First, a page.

Side story: the victory was short lived when, at the cash register with my fianci-daughter Emily* buying them for the first time, the cashier assumed that we were picking them up so Emily could plan her future wedding. What?? She’s only nine. Kill me now.

Anyway, the truth is that when it comes to Modern Bride, and Martha Stewart Weddings, and Brides Florida (the list goes on and on), I have much more love than hate. For some reason, it’s a lot easier to laugh at the ridiculous expectations and gender stereotypes of the WIC than of society in general (a fine line, I know, but stay with me here). Maybe it’s because I’m more confident in offbeat choices for my wedding than offbeat choices for my life. Maybe it’s because, at least online, there is a lot more support for planning a wedding outside the lines than planning a similar life (but thank you, Reclaiming Wife, Offbeat Home, and Offbeat Mama!).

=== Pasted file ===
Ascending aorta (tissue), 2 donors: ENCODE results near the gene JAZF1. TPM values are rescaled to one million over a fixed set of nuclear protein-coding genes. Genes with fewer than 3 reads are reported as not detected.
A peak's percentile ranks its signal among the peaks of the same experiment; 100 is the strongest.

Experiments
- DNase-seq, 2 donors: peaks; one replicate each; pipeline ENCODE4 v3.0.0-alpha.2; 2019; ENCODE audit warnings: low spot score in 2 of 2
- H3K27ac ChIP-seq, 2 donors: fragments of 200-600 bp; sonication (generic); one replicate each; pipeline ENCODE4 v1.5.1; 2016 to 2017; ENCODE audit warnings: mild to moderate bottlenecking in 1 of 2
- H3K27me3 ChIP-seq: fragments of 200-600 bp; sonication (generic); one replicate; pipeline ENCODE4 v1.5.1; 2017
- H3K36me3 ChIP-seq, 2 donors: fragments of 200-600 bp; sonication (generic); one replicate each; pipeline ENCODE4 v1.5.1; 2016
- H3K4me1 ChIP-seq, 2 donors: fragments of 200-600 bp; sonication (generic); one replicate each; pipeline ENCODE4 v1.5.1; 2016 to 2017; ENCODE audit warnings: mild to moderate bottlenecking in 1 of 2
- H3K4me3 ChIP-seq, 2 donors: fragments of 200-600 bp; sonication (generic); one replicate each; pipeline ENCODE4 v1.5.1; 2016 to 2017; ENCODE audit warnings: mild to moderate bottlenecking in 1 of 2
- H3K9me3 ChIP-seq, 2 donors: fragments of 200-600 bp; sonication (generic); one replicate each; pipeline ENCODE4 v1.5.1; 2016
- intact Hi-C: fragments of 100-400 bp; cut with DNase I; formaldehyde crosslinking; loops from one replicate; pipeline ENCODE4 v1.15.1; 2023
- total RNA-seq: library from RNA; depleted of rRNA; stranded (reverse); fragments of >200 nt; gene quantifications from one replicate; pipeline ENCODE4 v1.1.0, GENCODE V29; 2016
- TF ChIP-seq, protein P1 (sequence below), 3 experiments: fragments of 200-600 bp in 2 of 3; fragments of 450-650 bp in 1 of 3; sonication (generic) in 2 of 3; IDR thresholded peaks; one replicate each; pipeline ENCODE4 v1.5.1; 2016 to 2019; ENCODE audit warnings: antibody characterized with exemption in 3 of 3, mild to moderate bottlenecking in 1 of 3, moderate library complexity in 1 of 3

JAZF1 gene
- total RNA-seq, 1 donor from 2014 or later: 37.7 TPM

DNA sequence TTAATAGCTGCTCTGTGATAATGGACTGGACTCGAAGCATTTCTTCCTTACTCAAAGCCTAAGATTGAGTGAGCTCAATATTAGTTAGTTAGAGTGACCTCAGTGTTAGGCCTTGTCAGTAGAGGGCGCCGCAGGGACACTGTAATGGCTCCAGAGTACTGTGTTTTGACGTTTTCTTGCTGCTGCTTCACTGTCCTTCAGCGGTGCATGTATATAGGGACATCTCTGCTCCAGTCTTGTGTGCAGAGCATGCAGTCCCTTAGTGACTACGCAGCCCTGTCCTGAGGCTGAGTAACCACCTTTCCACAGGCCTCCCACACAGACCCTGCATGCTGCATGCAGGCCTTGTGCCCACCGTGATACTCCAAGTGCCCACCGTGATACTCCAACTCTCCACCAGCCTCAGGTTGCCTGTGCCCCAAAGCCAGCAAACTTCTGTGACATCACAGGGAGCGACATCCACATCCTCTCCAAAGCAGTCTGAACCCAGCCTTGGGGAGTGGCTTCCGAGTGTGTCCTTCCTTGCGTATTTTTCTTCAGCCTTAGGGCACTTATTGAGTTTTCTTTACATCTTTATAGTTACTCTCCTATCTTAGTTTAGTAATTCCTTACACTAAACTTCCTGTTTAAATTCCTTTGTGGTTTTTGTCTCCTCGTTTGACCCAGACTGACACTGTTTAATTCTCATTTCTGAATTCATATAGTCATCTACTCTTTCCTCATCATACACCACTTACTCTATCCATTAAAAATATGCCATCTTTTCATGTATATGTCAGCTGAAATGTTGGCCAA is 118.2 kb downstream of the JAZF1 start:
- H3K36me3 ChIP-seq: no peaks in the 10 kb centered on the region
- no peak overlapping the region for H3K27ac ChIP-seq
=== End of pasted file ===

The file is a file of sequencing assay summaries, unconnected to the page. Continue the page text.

With all that said, there is still plenty to hate in the world of bridal magazines. I present to you some examples**. Feel free to laugh, shake your head, get all ragey, read a feminist blog, or have whatever reaction you deem appropriate.

From The Knot:

“For the past few seasons, it’s been all about bright nails, from classic reds to purples and even greens, which we’ve loved—just not for weddings. (Green doesn’t exactly scream “bridal,” if you know what we mean.)” –Because there is definitely just one way to look “bridal” and that is with pale pink or nude nail polish. I love pink nail polish as much as anyone, but on my wedding day, I can tell you I will probably be matching my nails to whatever colorful necklace I’m wearing. Or maybe I’ll just be too lazy to do them at all (the horror!).